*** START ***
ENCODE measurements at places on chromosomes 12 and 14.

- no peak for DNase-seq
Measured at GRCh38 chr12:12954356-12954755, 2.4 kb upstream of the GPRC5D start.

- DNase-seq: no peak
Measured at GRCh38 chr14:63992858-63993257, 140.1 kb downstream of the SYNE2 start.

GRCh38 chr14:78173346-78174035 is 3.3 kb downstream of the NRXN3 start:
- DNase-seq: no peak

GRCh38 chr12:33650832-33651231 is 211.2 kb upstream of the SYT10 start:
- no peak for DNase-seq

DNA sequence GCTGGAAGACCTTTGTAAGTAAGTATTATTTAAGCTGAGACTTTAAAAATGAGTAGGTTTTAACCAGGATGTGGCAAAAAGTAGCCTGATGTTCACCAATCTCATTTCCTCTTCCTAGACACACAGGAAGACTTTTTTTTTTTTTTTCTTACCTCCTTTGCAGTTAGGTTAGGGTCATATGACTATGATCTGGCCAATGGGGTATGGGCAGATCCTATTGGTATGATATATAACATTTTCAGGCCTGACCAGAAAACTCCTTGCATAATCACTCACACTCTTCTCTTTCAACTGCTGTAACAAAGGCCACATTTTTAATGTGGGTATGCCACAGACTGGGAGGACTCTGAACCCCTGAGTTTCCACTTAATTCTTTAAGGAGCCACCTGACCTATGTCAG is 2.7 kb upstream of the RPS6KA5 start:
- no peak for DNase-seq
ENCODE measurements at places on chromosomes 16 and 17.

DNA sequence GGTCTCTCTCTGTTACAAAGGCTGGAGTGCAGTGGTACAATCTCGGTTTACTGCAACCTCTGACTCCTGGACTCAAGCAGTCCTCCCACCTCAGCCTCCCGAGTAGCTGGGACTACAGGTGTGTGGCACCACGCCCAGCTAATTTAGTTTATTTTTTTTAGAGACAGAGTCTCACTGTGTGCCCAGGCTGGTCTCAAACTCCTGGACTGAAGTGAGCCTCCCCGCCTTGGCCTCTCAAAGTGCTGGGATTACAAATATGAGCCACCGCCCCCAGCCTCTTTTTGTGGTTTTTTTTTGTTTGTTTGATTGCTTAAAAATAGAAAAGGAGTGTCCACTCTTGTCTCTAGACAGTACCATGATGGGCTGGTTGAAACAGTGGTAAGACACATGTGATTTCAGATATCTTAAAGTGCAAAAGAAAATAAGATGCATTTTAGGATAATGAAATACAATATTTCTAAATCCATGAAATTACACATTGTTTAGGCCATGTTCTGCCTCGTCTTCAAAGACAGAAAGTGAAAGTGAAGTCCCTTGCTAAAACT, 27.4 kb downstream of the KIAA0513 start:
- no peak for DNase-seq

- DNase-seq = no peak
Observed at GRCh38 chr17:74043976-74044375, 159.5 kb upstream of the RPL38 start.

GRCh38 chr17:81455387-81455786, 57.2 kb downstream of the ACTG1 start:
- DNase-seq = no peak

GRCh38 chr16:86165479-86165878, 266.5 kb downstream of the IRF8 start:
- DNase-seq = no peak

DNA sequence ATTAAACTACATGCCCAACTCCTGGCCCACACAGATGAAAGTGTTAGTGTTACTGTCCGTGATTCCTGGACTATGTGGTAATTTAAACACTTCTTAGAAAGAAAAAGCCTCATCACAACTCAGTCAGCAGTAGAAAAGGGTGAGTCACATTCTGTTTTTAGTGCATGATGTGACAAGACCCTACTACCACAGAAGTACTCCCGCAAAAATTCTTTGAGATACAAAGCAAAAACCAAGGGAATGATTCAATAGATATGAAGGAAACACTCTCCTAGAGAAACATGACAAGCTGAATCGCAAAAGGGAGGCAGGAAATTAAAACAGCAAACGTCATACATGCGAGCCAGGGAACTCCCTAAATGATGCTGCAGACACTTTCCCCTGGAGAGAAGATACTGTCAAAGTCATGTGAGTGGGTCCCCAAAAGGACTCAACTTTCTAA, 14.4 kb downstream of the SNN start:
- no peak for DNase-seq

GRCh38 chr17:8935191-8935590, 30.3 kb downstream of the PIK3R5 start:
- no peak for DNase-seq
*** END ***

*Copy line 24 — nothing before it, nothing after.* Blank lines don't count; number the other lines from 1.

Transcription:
- no peak for DNase-seq